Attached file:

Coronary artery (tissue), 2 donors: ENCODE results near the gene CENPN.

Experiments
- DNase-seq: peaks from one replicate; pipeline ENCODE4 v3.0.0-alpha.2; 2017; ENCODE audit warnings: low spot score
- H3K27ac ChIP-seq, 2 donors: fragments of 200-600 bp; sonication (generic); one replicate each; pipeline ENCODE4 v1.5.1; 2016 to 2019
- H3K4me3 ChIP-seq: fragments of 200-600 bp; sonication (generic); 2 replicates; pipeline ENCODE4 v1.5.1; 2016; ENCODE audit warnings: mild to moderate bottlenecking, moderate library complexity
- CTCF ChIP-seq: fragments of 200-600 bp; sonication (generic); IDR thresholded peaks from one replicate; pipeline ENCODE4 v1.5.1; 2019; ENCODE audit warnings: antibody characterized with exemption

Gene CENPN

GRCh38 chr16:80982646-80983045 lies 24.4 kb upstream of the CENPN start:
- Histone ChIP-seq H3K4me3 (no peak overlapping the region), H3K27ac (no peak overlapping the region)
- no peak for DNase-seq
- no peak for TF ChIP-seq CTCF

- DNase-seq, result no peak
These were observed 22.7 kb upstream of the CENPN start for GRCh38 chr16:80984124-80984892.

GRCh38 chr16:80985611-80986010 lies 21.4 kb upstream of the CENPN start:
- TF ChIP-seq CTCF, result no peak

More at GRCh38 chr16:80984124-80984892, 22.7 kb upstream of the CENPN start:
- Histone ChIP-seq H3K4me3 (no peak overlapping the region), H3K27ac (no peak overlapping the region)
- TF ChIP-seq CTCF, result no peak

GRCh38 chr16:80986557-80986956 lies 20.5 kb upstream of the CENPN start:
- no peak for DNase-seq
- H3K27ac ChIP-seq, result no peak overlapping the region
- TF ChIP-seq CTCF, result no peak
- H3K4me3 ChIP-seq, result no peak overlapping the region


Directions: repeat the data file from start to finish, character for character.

Coronary artery (tissue), 2 donors: ENCODE results near the gene CENPN.

Experiments
- DNase-seq: peaks from one replicate; pipeline ENCODE4 v3.0.0-alpha.2; 2017; ENCODE audit warnings: low spot score
- H3K27ac ChIP-seq, 2 donors: fragments of 200-600 bp; sonication (generic); one replicate each; pipeline ENCODE4 v1.5.1; 2016 to 2019
- H3K4me3 ChIP-seq: fragments of 200-600 bp; sonication (generic); 2 replicates; pipeline ENCODE4 v1.5.1; 2016; ENCODE audit warnings: mild to moderate bottlenecking, moderate library complexity
- CTCF ChIP-seq: fragments of 200-600 bp; sonication (generic); IDR thresholded peaks from one replicate; pipeline ENCODE4 v1.5.1; 2019; ENCODE audit warnings: antibody characterized with exemption

Gene CENPN

GRCh38 chr16:80982646-80983045 lies 24.4 kb upstream of the CENPN start:
- Histone ChIP-seq H3K4me3 (no peak overlapping the region), H3K27ac (no peak overlapping the region)
- no peak for DNase-seq
- no peak for TF ChIP-seq CTCF

- DNase-seq, result no peak
These were observed 22.7 kb upstream of the CENPN start for GRCh38 chr16:80984124-80984892.

GRCh38 chr16:80985611-80986010 lies 21.4 kb upstream of the CENPN start:
- TF ChIP-seq CTCF, result no peak

More at GRCh38 chr16:80984124-80984892, 22.7 kb upstream of the CENPN start:
- Histone ChIP-seq H3K4me3 (no peak overlapping the region), H3K27ac (no peak overlapping the region)
- TF ChIP-seq CTCF, result no peak

GRCh38 chr16:80986557-80986956 lies 20.5 kb upstream of the CENPN start:
- no peak for DNase-seq
- H3K27ac ChIP-seq, result no peak overlapping the region
- TF ChIP-seq CTCF, result no peak
- H3K4me3 ChIP-seq, result no peak overlapping the region